Treatments for Stress Incontinence in Women
Most women with stress incontinence can be treated successfully and resume a full and active lifestyle. In most cases, your doctor will start with less invasive treatments such as physical therapy and lifestyle and behavioral modifications. Medical devices or surgery may be recommended if these treatments do not adequately help your bladder control symptoms.
First Line Treatments
The goal of physical therapy for treating stress incontinence symptoms is to strengthen the pelvic floor muscles so that you can control urine output during everyday activities. Pelvic floor exercises can help prevent urine leakage by strengthening the pelvic floor and sphincter muscles.
Fluid & Diet Management
Changing the amount and timing of fluid intake during the day, as well as avoiding common dietary irritants such as caffeine and tomato-based foods, may help bladder function.
Losing excess weight and quitting smoking (which leads to chronic cough) can help eliminate some of the pressure on your bladder.
Sometimes, treatments are not 100% effective and women with mild urine leakage may want to use absorbent pads for added protection.
Primary Surgical Treatment Options for SUI
Sometimes, conservative therapies do not offer relief from the symptoms of SUI. Learn more about the surgical treatment options available for women at Arizona Urology Specialists.
Urethral slings are the most common and effective surgical treatment option for SUI. Your doctor will perform a minimally invasive procedure to place a sling, a small piece of synthetic mesh, under the urethra. The sling forms a hammock of support for your urethra, keeping it supported to eliminate accidental urine leakage.
Placement of the urethral sling is done as an outpatient procedure and only requires a small incision in the vagina. You can expect to go home a few hours after the procedure. Most women do not experience major pain or discomfort after the placement.
- A minimally invasive outpatient procedure
- An effective treatment for SUI for more than 30 years
- Many women see immediate results following placement of the sling
- Covered by most major medical insurance
- General risks associated with surgery
- Serious complications are very rare but can include trouble with urination following the procedure, a reaction to the sling material, or return to incontinence
Urethral bulking involves the injection of a special material called a bulking agent around the urethra. Your doctor can perform this minimally invasive procedure under local anesthesia in the office or in an outpatient surgical center. The bulking agent helps build up the thickness of the urethral wall to support the bladder and form a tight seal to prevent urine leakage. Using a periurethral or transurethral approach, your doctor will inject the bulking material into the area around the urethra.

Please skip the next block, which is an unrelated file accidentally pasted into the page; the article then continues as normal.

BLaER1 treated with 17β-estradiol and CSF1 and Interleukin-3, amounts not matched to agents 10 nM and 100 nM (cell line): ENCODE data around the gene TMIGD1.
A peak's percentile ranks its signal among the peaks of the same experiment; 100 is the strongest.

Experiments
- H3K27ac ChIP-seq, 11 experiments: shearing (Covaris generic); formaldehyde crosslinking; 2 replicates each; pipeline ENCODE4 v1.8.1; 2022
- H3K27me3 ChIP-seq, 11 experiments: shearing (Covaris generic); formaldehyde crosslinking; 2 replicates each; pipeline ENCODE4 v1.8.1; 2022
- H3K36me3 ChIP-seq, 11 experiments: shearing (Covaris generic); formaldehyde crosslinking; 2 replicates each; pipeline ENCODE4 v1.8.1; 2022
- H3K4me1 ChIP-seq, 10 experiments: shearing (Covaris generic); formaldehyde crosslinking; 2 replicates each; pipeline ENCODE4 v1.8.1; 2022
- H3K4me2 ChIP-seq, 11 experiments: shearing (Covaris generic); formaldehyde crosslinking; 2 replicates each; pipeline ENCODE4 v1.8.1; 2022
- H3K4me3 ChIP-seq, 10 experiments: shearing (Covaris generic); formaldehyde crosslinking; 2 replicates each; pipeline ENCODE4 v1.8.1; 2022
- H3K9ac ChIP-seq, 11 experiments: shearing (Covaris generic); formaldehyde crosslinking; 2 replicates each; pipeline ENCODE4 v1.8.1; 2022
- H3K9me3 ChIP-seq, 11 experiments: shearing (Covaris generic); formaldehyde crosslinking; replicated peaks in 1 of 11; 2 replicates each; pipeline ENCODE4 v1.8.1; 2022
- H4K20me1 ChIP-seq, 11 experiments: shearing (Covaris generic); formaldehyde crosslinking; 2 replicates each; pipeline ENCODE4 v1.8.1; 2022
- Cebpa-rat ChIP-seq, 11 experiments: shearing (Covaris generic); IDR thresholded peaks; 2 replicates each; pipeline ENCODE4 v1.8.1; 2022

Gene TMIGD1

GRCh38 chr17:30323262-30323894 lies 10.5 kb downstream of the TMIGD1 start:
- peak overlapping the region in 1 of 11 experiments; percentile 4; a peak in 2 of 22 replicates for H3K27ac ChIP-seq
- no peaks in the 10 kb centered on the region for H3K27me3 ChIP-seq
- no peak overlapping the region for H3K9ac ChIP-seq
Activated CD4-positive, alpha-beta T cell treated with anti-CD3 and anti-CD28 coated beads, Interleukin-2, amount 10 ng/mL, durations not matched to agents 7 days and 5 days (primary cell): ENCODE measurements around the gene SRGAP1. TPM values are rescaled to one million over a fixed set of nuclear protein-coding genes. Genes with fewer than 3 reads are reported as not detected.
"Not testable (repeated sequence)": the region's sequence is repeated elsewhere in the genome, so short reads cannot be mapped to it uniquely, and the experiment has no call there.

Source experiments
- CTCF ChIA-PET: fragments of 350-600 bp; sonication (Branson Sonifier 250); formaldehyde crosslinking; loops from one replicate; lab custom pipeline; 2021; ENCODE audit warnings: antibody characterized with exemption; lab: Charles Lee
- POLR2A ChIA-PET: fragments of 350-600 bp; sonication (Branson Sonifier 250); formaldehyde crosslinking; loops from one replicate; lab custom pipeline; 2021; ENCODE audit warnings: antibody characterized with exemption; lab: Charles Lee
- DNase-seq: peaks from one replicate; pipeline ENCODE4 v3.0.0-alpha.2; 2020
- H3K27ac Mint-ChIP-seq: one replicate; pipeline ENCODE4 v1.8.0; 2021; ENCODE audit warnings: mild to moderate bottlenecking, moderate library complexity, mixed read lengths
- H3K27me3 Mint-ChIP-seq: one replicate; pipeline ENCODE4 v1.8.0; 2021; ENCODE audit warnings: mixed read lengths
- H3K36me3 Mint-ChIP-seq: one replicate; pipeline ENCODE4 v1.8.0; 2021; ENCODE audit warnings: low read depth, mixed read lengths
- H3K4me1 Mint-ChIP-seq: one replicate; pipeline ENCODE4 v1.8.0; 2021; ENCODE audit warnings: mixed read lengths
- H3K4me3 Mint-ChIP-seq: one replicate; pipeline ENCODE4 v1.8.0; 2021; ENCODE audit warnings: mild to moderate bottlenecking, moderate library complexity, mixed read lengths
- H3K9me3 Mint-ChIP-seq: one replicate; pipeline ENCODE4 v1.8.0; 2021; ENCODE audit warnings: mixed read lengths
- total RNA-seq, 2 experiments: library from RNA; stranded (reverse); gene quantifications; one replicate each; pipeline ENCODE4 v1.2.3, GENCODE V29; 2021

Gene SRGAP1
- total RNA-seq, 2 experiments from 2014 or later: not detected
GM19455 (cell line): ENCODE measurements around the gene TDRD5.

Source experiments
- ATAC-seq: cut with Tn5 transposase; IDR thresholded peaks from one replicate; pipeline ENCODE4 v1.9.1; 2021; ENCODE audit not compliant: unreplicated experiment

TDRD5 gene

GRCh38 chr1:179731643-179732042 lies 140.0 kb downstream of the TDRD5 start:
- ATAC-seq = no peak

- No incisions
- A quick procedure with minimal side effects
- Short recovery time
- May not work for some women
- Not a permanent treatment; may need to be repeated over the course of months to years
Secondary Surgical Treatment Options for SUI
Autologous Pubo-Vaginal Sling
An alternative to the urethral sling, the autologous pubo-vaginal sling is an option for women who do not wish to have the more common mesh sling implanted. This procedure utilizes the patient’s own fascia (connective tissue), taken from the thigh or lower pelvic area, to create the sling. Because your doctor uses your own tissue, there is no reaction to synthetic materials. The procedure, which is a more invasive, intricate surgery than a urethral sling, involves a small vaginal incision as well as two small incisions made above the pubic bone to insert and place the sling. A small incision in either the thigh or lower pelvis is also made to harvest the tissue.
Retropubic Suspension Surgery (Burch Procedure)
In some women, the bladder neck and urethra have dropped into the pelvic area, which causes involuntary urine leakage. Retropubic suspension surgery is a less common procedure that treats SUI by lifting the sagging bladder neck and urethra by attaching the bladder to structures behind the pubic bone to provide added support. This procedure is typically performed laparoscopically or through open surgery under general anesthesia through several small incisions in the abdomen.